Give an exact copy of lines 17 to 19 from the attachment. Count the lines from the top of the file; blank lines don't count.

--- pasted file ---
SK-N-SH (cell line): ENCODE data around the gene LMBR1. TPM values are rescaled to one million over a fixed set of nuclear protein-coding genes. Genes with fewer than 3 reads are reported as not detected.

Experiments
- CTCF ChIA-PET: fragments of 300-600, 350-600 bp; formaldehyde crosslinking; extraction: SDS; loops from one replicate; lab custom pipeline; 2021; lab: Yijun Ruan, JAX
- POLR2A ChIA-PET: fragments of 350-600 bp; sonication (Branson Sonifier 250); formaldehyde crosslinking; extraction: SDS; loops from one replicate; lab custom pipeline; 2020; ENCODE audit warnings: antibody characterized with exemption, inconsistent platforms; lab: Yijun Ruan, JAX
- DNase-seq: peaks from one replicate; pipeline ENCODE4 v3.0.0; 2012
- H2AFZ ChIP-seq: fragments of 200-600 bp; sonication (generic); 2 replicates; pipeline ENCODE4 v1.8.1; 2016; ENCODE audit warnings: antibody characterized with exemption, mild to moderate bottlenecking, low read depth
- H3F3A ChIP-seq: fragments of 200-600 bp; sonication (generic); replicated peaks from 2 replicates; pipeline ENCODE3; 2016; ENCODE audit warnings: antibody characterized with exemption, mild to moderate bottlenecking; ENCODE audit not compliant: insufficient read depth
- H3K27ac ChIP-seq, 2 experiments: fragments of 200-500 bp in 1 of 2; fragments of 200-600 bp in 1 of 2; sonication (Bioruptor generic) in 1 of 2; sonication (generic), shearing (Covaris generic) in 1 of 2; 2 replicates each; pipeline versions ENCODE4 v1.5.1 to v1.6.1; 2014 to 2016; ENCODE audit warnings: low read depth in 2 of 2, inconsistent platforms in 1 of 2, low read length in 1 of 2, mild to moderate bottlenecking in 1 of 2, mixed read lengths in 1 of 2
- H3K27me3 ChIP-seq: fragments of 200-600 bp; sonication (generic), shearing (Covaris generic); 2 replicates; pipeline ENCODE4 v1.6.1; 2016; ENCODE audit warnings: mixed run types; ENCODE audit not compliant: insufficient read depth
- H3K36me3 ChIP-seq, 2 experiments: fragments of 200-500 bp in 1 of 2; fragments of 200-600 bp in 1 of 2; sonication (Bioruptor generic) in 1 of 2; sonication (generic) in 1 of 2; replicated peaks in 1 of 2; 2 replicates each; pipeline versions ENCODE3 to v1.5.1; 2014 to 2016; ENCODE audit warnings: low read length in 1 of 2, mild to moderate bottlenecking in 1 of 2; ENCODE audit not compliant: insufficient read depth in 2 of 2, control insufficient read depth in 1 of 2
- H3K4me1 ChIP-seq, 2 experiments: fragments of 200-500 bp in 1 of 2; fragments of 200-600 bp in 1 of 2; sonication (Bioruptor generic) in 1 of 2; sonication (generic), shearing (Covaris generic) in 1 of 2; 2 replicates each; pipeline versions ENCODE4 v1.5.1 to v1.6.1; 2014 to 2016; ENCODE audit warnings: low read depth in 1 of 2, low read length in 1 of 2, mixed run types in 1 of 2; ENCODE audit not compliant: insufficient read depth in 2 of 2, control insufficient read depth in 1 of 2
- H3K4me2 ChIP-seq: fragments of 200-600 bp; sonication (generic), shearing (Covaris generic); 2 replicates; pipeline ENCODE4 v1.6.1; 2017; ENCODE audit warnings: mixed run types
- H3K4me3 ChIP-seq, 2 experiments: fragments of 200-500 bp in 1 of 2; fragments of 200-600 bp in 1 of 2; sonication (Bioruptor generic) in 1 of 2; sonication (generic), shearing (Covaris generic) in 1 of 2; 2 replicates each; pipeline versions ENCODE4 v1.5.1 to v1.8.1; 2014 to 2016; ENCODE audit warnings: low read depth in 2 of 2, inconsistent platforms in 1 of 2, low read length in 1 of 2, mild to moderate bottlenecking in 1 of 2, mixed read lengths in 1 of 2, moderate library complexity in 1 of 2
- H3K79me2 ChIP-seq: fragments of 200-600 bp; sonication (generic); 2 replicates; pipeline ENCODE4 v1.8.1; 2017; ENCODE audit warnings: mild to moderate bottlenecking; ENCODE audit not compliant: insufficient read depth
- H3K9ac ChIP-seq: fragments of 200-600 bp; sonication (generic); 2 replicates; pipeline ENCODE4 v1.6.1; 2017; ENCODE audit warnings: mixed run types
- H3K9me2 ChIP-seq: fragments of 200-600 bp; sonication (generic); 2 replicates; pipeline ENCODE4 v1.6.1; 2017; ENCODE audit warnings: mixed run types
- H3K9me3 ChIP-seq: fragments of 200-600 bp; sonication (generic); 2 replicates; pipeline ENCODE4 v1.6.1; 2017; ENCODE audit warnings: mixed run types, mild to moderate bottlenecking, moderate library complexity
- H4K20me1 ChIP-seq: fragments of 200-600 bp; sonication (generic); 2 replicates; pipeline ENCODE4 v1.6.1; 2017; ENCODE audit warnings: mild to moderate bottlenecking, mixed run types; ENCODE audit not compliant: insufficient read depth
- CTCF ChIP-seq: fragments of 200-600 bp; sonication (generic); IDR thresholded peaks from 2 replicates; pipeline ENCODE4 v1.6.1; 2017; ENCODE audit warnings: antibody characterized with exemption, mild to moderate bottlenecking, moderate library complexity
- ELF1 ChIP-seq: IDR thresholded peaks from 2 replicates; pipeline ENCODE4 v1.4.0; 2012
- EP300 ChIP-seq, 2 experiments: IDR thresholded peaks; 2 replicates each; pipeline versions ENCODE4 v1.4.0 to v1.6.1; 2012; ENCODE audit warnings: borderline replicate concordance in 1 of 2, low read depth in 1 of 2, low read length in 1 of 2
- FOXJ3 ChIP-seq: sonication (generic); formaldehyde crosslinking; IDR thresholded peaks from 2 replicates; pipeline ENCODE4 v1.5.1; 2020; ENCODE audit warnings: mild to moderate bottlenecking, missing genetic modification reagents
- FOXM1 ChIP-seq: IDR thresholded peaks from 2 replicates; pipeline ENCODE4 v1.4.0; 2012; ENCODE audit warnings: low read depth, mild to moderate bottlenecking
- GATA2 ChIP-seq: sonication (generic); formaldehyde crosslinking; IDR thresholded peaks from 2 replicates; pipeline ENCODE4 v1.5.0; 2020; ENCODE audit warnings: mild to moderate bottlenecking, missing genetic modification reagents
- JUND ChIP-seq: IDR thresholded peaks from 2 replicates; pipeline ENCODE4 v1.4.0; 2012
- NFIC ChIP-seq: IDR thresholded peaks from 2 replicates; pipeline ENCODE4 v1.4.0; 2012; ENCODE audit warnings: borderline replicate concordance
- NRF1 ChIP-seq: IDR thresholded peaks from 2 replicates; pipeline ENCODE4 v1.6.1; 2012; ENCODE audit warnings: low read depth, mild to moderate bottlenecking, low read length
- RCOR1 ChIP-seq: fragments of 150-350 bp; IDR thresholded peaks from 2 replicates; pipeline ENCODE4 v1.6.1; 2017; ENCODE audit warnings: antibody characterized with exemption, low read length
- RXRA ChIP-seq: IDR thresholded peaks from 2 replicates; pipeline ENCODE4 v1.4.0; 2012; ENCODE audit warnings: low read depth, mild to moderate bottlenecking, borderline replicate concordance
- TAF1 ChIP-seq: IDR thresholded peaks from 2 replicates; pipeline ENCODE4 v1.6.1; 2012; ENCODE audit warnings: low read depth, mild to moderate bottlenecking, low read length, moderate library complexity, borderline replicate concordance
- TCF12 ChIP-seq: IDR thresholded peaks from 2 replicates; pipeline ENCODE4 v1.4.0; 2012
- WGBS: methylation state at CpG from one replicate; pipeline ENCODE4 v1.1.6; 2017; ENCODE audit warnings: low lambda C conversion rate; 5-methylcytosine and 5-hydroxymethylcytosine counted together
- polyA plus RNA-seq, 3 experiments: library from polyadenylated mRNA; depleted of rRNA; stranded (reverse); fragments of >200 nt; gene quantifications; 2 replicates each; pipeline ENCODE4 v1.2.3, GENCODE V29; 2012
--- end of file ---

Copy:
- H3K9me3 ChIP-seq: fragments of 200-600 bp; sonication (generic); 2 replicates; pipeline ENCODE4 v1.6.1; 2017; ENCODE audit warnings: mixed run types, mild to moderate bottlenecking, moderate library complexity
- H4K20me1 ChIP-seq: fragments of 200-600 bp; sonication (generic); 2 replicates; pipeline ENCODE4 v1.6.1; 2017; ENCODE audit warnings: mild to moderate bottlenecking, mixed run types; ENCODE audit not compliant: insufficient read depth
- CTCF ChIP-seq: fragments of 200-600 bp; sonication (generic); IDR thresholded peaks from 2 replicates; pipeline ENCODE4 v1.6.1; 2017; ENCODE audit warnings: antibody characterized with exemption, mild to moderate bottlenecking, moderate library complexity